• total body fat increased by 1.3 kg (almost 3 pounds)
  • fat in the trunk of the body increased by a bit more than a half-kilo (600 grams or 1.3 pounds)
  • fat in the lower limbs increased by 300 grams (more than half a pound)
  • BMI was stable
  • the density of bones decreased
  • Before participants had their first DEXA scan, 85% had received AZT and 79% had received d4T. But over the course of the study, 55% of participants used AZT and 23% used d4T.

    In comparing data from everyone, researchers found that some participants had improvements in lipodystrophy (58%) but others did not. So they conducted further analyses to find possible reasons for this.

    Taking many factors into account, researchers found that the following factors were statistically linked to improvements in lipodystrophy:

  • having a high CD4+ cell count
  • having a high ratio of the proportion of trunk fat to the proportion of lower limb fat
  • a greater interval between DEXA scans
  • The longer AZT was used in this study, the greater the risk for lipodystrophy worsening.

    Putting it in perspective

      1. In this French study, a shift away from the use of thymidine analogues (d4T and AZT) was linked to increased fat in the limbs in some participants. According to the researchers, this fat was very likely subcutaneous fat. It suggests that in some HIV-positive people lipoatrophy may be partially reversed. However, the average person is not likely to notice an increase of 300 grams (less than one pound) of fat distributed over two legs over a period of four years. This change also suggests that any improvement in fat is a slow process.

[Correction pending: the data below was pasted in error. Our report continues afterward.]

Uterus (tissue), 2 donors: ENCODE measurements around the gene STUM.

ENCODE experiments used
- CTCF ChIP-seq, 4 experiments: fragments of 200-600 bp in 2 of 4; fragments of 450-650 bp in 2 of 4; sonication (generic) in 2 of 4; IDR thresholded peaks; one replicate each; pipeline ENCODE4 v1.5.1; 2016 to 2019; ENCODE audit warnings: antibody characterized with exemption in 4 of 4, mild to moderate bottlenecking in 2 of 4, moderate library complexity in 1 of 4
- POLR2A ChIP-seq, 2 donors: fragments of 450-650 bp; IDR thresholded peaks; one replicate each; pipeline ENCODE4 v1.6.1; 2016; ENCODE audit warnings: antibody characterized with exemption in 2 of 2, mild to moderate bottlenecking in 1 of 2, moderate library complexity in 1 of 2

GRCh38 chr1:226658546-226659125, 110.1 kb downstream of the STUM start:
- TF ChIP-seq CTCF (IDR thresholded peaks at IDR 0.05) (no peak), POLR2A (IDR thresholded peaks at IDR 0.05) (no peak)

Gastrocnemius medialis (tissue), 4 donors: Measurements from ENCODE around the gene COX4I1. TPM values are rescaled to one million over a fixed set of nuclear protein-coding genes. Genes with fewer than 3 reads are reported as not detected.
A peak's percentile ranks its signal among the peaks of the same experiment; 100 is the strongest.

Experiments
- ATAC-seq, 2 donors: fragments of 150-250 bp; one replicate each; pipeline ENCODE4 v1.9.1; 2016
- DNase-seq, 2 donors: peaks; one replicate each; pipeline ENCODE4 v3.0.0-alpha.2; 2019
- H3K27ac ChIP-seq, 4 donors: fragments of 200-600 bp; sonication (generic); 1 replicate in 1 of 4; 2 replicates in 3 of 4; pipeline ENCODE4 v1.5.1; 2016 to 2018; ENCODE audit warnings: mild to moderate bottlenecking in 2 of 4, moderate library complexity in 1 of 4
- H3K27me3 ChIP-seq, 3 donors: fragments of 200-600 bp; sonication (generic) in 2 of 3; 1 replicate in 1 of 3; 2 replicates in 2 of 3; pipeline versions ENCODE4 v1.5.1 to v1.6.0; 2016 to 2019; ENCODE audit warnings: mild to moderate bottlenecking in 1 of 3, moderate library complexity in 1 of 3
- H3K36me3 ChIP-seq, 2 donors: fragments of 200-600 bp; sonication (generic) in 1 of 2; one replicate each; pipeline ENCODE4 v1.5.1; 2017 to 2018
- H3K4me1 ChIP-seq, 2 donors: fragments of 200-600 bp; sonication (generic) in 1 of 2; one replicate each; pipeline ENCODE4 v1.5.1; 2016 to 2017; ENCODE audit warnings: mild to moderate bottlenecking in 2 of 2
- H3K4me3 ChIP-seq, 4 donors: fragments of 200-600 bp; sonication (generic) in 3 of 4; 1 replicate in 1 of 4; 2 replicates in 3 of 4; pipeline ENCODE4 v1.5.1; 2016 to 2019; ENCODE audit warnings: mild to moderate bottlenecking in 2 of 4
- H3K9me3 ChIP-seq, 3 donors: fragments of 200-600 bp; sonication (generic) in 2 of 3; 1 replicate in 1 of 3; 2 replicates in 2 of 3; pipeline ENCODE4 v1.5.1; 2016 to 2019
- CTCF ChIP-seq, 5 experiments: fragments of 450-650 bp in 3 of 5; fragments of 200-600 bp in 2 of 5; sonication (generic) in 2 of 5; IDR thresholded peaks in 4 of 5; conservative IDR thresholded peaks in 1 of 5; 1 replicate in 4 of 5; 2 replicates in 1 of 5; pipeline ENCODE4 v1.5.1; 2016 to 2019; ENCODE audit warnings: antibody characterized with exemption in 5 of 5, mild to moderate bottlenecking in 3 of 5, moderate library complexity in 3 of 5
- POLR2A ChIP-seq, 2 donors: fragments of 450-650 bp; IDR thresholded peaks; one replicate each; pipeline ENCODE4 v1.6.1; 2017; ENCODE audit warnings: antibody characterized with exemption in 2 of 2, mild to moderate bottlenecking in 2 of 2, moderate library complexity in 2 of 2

2. The sooner doctors switched patients from thymidine analogues to safer nukes, the greater the likelihood that an increase in subcutaneous fat occurred.
      3. The researchers also found that lipoatrophy and lipohypertrophy occurred together. This goes against previous findings that suggested that these two events are separate.
      4. A large proportion of participants (40%) had thin bones-osteopenia or its more severe form, osteoporosis. Decreases in bone density occurred whether or not lipodystrophy improved.

    Bear in mind

    The French study had several important limitations, as follows:

  • It was a retrospective study, meaning it looked back on already collected data. Such studies are prone to cause biased interpretation of events. Retrospective studies may be faster and cheaper to conduct than other study designs but their findings need to be confirmed in a clinical trial of a more robust design.
  • The prescription of nukes in this study was not randomly assigned or in any way controlled, as it would be in a prospective clinical trial. This lack of randomization adds another layer of potential bias when interpreting results.
  • Only adult males were enrolled in this study, so its conclusions may not apply to women and children.